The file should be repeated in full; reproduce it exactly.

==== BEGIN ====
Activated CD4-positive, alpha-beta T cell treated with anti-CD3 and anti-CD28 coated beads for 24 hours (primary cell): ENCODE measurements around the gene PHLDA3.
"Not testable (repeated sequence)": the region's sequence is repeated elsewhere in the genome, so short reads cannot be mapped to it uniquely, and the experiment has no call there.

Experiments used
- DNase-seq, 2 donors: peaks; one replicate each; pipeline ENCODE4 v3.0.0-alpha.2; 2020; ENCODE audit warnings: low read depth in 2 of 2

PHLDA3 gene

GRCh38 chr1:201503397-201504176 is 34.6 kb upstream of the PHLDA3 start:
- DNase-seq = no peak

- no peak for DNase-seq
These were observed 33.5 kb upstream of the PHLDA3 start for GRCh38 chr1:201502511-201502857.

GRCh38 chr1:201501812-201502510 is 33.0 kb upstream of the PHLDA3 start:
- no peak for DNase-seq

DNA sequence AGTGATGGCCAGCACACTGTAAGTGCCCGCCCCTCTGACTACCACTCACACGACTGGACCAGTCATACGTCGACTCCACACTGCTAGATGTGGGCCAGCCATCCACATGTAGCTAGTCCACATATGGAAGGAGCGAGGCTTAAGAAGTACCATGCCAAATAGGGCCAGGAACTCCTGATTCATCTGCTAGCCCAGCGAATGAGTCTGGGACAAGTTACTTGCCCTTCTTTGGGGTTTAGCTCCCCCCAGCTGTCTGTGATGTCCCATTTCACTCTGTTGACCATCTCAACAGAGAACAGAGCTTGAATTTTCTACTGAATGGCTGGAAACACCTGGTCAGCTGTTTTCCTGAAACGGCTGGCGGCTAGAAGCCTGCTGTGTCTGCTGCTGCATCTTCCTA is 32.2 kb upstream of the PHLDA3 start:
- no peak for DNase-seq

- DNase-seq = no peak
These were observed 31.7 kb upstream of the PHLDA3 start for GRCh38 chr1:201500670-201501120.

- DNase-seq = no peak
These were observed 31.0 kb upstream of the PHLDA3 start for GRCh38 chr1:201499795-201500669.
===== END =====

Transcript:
Activated CD4-positive, alpha-beta T cell treated with anti-CD3 and anti-CD28 coated beads for 24 hours (primary cell): ENCODE measurements around the gene PHLDA3.
"Not testable (repeated sequence)": the region's sequence is repeated elsewhere in the genome, so short reads cannot be mapped to it uniquely, and the experiment has no call there.

Experiments used
- DNase-seq, 2 donors: peaks; one replicate each; pipeline ENCODE4 v3.0.0-alpha.2; 2020; ENCODE audit warnings: low read depth in 2 of 2

PHLDA3 gene

GRCh38 chr1:201503397-201504176 is 34.6 kb upstream of the PHLDA3 start:
- DNase-seq = no peak

- no peak for DNase-seq
These were observed 33.5 kb upstream of the PHLDA3 start for GRCh38 chr1:201502511-201502857.

GRCh38 chr1:201501812-201502510 is 33.0 kb upstream of the PHLDA3 start:
- no peak for DNase-seq

DNA sequence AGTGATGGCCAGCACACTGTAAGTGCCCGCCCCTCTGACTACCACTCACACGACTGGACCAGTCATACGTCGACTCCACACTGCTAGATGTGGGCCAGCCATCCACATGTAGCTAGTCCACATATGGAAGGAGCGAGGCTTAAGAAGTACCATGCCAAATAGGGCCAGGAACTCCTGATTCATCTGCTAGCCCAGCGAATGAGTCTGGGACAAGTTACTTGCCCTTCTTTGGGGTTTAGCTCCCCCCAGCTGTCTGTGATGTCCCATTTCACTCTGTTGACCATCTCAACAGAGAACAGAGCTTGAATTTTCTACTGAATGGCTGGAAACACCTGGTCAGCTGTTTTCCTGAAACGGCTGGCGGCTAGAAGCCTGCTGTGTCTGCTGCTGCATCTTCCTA is 32.2 kb upstream of the PHLDA3 start:
- no peak for DNase-seq

- DNase-seq = no peak
These were observed 31.7 kb upstream of the PHLDA3 start for GRCh38 chr1:201500670-201501120.

- DNase-seq = no peak
These were observed 31.0 kb upstream of the PHLDA3 start for GRCh38 chr1:201499795-201500669.